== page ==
St. Louis Native Lizzie Weber Releases New Album—and She Wrote It Just for You

Say what you will about the Midwest, but there’s no doubt that the heartland is a place where your community will always hold you up and surround you with warmth—even when you’re at your most broken.

At least that’s how Lizzie Weber sees it. The St. Louis native has settled into a growing career as a singer-songwriter in the Pacific Northwest, but she draws her strength from her Missouri roots, which she says gives her the confidence to make music that’s not only lush and layered, but also deeply vulnerable. “From my first moments as a performer, acting in plays as a young girl and teenager in high school, all the way to when I began writing songs; receiving total support of the St. Louis community kept me going as I was navigating it all,” she says. “The Midwestern spirit is something that was so invaluable to the development of my core values and artistic confidence.”

St. Louis Native Lizzie Weber Releases New Album—and She Wrote It Just for You

The songs on Weber’s latest EP, “You,” (streaming now on Spotify), were actually written years ago, in response to a breakup so traumatic she “couldn’t bring [herself] to record them for a while.” Lucky for us, though, she pulled those lyrics out of the drawer and delivered three gorgeous songs that map the contours of a painful and extraordinarily personal hurt with clear-eyed grace and no trace of cliché. Weber even directed her own music video for the title track, and if her quietly magnetic performance here is any indication, you won’t want to miss her show on Dec. 27 at Foam.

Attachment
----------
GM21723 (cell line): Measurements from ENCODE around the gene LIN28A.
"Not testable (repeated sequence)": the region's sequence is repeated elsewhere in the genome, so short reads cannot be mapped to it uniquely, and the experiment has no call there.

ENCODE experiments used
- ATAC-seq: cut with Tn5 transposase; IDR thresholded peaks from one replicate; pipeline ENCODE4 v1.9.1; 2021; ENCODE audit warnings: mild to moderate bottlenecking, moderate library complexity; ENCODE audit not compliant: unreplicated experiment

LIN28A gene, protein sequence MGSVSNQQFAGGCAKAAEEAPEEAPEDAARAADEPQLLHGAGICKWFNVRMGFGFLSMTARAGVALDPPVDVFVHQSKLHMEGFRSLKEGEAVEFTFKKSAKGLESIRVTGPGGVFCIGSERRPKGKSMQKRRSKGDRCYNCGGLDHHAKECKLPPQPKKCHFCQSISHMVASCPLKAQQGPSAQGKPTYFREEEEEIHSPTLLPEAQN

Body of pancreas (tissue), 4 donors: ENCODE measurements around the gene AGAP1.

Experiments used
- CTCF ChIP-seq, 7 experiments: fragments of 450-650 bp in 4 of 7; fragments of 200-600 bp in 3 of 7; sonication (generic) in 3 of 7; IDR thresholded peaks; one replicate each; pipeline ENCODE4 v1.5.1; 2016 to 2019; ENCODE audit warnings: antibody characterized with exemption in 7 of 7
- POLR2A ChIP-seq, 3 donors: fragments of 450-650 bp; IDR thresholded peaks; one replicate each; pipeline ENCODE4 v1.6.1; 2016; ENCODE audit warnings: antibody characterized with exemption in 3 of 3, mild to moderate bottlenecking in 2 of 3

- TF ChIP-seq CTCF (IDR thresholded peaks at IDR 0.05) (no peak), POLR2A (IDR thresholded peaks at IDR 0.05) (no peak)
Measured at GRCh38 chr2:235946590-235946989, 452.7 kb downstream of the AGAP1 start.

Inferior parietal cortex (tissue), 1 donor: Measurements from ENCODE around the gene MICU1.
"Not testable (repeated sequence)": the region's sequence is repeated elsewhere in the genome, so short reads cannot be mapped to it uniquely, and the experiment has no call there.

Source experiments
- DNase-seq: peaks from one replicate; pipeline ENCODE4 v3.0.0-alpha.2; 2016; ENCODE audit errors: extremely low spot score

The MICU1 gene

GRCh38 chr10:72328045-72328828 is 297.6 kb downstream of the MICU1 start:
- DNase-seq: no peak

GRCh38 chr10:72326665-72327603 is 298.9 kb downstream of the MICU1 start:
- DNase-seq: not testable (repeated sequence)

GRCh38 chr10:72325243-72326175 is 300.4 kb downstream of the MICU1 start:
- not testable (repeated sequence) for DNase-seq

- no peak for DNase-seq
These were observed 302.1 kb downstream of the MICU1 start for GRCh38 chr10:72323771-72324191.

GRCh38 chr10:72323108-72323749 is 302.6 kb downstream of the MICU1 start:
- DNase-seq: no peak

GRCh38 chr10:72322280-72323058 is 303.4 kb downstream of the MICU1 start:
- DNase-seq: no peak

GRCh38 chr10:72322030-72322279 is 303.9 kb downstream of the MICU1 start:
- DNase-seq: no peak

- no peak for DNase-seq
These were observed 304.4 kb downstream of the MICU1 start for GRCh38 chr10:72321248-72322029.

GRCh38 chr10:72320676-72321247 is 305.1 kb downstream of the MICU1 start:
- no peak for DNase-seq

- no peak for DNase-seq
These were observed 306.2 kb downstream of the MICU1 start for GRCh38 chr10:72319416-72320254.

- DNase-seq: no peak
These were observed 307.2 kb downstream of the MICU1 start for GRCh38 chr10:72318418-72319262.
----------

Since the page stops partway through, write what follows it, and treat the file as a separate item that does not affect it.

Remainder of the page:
And fingers crossed that she’ll also play a few songs from her other EP, “River,” which she recorded with Academy award-winning artist Markéta Irglová in Iceland last march. Irglova is best known for co-writing the smash hit “Falling Slowly” from the filmturned-musical “Once,” and she’s a perfect harmonic match for Weber’s silvery vocals and carefully tender lyrics.

“It’s a vulnerable thing, to dedicate your life to making and sharing art,” Weber says. “But my beginning and roots in St. Louis provided a foundation from which I could grow, and that’s all I could ever ask for.” Weber’s latest work is a fantastic thank-you gift.

Images courtesy of Lizzie Weber.

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